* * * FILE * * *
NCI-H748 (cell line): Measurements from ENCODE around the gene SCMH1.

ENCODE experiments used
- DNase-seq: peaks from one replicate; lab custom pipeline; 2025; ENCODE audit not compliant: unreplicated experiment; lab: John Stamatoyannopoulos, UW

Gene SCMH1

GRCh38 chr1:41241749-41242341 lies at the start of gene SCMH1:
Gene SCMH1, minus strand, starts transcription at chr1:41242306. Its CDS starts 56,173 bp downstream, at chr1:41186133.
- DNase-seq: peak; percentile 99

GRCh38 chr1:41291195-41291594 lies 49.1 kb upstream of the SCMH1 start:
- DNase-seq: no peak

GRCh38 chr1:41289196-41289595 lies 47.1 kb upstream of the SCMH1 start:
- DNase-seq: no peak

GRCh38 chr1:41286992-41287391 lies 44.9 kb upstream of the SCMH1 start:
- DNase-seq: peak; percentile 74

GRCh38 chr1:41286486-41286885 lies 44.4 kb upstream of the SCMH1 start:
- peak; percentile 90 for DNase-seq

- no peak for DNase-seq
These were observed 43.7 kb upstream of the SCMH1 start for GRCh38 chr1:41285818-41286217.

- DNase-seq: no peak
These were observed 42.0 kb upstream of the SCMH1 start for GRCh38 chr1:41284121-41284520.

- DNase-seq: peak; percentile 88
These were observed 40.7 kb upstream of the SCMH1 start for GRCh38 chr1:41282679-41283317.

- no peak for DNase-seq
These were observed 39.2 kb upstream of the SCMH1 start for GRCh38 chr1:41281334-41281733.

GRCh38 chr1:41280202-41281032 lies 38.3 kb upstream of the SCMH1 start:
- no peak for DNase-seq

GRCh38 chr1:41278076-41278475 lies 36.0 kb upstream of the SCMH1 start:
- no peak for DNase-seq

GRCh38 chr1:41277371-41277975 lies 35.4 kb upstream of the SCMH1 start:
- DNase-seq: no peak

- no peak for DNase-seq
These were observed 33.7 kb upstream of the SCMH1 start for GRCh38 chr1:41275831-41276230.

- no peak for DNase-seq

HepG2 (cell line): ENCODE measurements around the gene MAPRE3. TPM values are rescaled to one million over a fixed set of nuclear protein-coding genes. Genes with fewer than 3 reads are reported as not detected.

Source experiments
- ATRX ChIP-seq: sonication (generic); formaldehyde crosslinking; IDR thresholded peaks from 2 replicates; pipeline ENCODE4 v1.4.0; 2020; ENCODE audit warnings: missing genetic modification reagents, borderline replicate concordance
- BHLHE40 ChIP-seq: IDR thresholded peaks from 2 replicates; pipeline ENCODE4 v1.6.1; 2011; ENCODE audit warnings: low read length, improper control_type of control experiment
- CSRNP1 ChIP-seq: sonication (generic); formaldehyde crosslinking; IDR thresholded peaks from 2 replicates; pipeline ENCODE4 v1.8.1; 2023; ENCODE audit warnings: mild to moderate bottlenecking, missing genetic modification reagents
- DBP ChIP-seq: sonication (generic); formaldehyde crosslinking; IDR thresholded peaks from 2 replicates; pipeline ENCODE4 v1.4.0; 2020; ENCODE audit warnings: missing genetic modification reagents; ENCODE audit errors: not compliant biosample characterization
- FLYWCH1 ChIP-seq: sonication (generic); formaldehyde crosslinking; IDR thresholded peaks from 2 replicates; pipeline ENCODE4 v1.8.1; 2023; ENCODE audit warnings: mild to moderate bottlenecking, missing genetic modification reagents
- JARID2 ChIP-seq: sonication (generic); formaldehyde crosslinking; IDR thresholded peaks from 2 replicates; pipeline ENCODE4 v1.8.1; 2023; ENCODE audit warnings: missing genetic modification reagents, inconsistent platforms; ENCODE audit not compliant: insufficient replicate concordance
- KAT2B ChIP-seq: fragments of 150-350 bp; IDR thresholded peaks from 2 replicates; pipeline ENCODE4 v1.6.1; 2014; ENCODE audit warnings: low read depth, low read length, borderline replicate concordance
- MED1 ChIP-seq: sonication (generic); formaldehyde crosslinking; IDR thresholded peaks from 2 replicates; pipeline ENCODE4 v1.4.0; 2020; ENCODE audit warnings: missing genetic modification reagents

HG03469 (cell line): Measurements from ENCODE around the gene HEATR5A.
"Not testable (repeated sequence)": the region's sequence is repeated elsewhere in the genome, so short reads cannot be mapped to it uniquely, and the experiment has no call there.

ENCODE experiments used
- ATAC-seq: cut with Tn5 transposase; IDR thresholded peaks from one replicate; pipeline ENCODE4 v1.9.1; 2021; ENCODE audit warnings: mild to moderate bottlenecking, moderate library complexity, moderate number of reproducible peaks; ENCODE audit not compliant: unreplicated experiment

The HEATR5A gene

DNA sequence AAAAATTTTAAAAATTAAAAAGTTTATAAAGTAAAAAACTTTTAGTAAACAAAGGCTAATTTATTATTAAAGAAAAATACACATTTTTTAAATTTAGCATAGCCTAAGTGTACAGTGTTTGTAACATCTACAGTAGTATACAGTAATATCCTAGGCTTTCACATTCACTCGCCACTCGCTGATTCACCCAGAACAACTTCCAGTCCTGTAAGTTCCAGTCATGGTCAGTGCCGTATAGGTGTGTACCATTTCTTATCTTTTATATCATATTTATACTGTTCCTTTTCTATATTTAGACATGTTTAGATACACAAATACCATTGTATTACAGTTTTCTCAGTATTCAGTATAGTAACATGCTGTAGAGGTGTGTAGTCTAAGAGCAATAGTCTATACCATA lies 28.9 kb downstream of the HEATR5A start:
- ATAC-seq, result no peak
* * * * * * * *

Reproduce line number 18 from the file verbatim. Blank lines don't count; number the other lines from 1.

- DNase-seq: no peak